Malignant peripheral nerve sheath tumors are a rare type of cancer that occurs in the lining of the nerves that extend from the spinal cord into the body. Malignant peripheral nerve sheath tumors used to be called neurofibrosarcomas.
Malignant peripheral nerve sheath tumors can occur anywhere in the body, but most often occur in the deep tissue of the arms, legs and trunk. They tend to cause pain and weakness in the affected area and may also cause a growing lump or mass.
Malignant peripheral nerve sheath tumors are typically treated with surgery. In certain cases, radiation therapy and chemotherapy also may be recommended.
Signs and symptoms of malignant peripheral nerve sheath tumors include:
- Pain in the affected area
- Weakness when trying to move the affected body part
- A growing lump of tissue under the skin
When to see a doctor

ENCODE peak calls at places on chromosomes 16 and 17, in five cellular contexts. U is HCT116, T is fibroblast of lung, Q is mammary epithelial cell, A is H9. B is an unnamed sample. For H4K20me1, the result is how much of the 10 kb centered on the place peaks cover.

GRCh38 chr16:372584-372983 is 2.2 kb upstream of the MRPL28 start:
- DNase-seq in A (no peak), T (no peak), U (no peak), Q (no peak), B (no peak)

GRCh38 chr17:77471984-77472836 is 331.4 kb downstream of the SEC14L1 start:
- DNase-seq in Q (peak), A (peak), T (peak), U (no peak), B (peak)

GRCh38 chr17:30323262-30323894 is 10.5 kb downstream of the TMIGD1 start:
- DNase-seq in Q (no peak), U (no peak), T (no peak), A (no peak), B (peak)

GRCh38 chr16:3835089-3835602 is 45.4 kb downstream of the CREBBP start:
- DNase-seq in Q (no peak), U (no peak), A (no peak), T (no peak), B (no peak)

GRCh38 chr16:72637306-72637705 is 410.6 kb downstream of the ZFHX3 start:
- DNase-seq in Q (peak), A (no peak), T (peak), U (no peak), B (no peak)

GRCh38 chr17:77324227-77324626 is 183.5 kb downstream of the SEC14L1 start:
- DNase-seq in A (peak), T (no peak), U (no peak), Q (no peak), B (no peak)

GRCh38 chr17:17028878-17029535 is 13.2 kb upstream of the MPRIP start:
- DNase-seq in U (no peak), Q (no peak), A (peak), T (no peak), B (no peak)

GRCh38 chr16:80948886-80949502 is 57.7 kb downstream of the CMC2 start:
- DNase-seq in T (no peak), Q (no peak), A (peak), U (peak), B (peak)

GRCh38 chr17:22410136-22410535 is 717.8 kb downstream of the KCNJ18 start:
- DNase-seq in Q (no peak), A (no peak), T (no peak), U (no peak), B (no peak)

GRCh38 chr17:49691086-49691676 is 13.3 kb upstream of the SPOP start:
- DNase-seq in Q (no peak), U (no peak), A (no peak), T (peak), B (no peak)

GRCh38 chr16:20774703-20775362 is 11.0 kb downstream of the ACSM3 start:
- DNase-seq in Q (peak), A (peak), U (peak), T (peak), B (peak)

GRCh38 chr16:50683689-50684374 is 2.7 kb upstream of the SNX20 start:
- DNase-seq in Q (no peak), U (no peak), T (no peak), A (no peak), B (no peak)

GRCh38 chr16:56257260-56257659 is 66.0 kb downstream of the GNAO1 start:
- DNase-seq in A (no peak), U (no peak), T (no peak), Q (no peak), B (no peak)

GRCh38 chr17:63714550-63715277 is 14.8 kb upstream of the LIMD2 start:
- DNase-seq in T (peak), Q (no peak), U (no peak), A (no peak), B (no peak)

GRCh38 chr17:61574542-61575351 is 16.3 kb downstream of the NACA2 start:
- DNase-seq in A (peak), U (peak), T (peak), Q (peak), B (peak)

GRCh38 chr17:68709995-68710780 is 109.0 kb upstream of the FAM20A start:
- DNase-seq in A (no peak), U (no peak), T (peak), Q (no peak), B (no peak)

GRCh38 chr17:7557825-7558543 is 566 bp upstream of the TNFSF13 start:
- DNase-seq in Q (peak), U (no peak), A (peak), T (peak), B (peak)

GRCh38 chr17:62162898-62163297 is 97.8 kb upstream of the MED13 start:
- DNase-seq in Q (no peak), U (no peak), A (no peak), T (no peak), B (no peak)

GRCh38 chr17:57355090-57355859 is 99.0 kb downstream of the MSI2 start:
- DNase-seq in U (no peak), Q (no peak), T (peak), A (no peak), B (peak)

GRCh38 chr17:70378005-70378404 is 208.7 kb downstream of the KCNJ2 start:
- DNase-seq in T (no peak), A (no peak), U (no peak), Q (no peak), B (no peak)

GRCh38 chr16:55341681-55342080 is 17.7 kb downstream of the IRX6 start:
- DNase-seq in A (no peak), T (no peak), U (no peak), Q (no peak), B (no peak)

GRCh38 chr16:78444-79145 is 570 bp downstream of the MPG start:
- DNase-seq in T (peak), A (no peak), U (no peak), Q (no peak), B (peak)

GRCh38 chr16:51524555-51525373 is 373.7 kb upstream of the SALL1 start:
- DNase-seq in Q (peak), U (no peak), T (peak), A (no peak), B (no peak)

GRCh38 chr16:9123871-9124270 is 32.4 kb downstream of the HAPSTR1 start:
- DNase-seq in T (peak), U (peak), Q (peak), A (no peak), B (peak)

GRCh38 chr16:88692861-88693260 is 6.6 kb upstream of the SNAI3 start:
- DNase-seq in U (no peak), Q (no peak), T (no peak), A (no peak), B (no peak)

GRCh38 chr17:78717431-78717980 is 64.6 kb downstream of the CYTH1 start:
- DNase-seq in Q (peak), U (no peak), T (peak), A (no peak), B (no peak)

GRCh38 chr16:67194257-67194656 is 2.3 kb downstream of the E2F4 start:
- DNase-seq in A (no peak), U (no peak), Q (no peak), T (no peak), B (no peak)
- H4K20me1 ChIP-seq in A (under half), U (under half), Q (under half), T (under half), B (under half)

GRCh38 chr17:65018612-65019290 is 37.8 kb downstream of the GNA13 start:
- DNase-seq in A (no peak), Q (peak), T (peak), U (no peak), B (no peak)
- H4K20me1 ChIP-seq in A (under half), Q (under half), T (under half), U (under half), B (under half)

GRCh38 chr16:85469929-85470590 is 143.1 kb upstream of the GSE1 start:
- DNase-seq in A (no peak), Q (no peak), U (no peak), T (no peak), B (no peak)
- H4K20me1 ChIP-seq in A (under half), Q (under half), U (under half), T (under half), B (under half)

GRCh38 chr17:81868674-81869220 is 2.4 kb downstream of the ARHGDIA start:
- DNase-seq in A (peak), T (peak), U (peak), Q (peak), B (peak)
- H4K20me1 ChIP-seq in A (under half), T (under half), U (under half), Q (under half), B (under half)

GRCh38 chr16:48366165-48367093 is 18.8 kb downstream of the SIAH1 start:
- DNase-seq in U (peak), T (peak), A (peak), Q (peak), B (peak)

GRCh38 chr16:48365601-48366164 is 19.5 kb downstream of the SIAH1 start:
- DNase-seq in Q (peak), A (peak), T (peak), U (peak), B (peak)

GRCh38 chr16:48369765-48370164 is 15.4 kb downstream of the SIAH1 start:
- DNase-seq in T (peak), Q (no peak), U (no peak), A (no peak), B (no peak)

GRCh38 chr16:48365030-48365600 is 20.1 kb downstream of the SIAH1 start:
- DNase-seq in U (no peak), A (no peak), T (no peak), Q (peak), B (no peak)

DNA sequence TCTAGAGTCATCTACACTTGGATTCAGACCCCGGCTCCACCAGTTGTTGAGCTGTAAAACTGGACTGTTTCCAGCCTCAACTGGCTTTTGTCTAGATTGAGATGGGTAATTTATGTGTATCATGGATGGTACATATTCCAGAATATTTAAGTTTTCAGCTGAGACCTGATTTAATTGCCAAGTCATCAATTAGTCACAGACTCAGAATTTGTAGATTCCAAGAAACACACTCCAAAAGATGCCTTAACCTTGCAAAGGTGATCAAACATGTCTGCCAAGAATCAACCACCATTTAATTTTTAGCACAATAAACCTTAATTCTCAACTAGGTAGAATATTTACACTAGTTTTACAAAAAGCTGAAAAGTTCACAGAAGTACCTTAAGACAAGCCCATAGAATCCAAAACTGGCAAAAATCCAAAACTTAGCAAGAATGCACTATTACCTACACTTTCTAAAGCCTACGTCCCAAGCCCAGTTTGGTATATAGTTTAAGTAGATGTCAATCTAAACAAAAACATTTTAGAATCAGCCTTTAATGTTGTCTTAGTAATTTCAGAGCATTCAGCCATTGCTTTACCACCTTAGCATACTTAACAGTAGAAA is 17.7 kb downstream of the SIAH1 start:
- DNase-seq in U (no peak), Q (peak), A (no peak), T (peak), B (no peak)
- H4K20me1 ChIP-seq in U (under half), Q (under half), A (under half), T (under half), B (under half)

Make an appointment with your doctor if you have any persistent signs and symptoms that worry you. Malignant peripheral nerve sheath tumors are rare, so your doctor may investigate more-common causes for your symptoms.
It's not clear what causes most malignant peripheral nerve sheath tumors.
Doctors know that these cancers begin when a cell in the protective lining around a nerve develops an error (mutation) in its DNA. The mutation tells the cell to multiply rapidly and to continue living when other cells would normally die. The accumulating cells form a tumor that can grow to invade nearby tissue or spread to other areas of the body.
Factors that increase the risk of malignant peripheral nerve sheath tumors include:
- Previous radiation therapy for cancer. A malignant peripheral nerve sheath tumor may develop in the area treated with radiation 10 to 20 years after treatment.
- Noncancerous nerve tumors. Malignant peripheral nerve sheath tumors can develop from noncancerous (benign) nerve tumors, such as neurofibroma.
- An inherited condition that increases risk of nerve tumors. Malignant peripheral nerve sheath tumors occur more frequently in people with neurofibromatosis 1.